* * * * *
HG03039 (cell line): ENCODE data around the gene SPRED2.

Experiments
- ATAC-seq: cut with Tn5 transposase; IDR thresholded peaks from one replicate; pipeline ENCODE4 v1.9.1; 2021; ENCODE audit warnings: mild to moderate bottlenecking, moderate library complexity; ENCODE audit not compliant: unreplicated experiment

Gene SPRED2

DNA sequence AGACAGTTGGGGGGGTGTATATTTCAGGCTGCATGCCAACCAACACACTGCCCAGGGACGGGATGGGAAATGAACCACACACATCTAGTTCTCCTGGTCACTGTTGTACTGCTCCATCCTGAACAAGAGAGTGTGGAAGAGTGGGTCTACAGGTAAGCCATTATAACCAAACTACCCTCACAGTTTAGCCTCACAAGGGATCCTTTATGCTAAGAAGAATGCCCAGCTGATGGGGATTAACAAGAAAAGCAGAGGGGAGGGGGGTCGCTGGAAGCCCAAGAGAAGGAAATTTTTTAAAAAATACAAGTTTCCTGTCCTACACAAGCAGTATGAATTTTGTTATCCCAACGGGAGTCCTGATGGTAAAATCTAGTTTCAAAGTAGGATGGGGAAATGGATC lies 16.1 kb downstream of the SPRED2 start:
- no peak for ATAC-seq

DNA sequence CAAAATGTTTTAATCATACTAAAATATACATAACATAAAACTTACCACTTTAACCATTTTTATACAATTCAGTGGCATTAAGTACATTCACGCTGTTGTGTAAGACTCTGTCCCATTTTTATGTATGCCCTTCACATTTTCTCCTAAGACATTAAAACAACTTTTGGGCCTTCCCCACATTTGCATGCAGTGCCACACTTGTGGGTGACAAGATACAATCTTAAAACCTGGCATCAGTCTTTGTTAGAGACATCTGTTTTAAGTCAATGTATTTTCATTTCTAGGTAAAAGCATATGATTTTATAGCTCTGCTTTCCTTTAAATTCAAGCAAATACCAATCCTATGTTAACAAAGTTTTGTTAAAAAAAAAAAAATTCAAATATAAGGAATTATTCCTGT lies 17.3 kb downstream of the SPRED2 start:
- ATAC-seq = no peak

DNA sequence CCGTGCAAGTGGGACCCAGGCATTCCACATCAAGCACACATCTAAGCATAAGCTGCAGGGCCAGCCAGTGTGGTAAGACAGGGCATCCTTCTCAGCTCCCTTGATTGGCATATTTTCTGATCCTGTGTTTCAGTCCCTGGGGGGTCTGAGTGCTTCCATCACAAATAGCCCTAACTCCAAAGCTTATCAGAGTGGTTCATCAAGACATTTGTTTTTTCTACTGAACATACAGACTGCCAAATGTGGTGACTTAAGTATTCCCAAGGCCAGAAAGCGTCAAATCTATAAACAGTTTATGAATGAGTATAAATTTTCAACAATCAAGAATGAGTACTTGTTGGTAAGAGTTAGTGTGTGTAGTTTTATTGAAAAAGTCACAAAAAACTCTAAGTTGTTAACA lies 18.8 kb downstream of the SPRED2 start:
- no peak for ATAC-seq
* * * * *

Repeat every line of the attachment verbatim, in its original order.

HG03039 (cell line): ENCODE data around the gene SPRED2.

Experiments
- ATAC-seq: cut with Tn5 transposase; IDR thresholded peaks from one replicate; pipeline ENCODE4 v1.9.1; 2021; ENCODE audit warnings: mild to moderate bottlenecking, moderate library complexity; ENCODE audit not compliant: unreplicated experiment

Gene SPRED2

DNA sequence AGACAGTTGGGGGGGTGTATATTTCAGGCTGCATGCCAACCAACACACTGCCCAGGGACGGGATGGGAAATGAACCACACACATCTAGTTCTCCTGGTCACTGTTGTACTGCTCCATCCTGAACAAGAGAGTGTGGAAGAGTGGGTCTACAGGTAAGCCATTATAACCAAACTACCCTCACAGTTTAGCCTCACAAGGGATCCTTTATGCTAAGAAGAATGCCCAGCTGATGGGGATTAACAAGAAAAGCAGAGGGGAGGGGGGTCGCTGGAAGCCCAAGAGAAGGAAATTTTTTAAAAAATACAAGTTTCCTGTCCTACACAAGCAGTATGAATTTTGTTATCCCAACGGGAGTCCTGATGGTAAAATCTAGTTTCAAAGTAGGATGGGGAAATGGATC lies 16.1 kb downstream of the SPRED2 start:
- no peak for ATAC-seq

DNA sequence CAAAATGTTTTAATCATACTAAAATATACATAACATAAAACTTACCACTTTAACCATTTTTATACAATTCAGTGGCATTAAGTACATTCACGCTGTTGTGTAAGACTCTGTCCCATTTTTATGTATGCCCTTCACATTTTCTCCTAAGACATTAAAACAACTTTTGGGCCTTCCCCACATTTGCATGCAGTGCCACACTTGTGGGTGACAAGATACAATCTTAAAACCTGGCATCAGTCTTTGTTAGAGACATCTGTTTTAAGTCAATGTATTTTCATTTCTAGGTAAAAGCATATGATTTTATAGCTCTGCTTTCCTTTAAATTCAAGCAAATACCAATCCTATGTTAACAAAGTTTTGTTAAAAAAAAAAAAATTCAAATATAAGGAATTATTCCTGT lies 17.3 kb downstream of the SPRED2 start:
- ATAC-seq = no peak

DNA sequence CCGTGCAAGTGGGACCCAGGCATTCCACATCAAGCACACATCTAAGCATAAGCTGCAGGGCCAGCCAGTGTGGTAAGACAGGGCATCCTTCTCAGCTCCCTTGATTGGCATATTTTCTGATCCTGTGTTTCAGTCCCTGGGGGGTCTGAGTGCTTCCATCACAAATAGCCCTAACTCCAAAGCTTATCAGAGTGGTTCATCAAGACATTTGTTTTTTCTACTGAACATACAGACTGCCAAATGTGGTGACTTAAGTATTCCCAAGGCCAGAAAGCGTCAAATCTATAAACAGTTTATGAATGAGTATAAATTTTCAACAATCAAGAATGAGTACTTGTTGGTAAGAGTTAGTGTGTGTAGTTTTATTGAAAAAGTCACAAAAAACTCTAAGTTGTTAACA lies 18.8 kb downstream of the SPRED2 start:
- no peak for ATAC-seq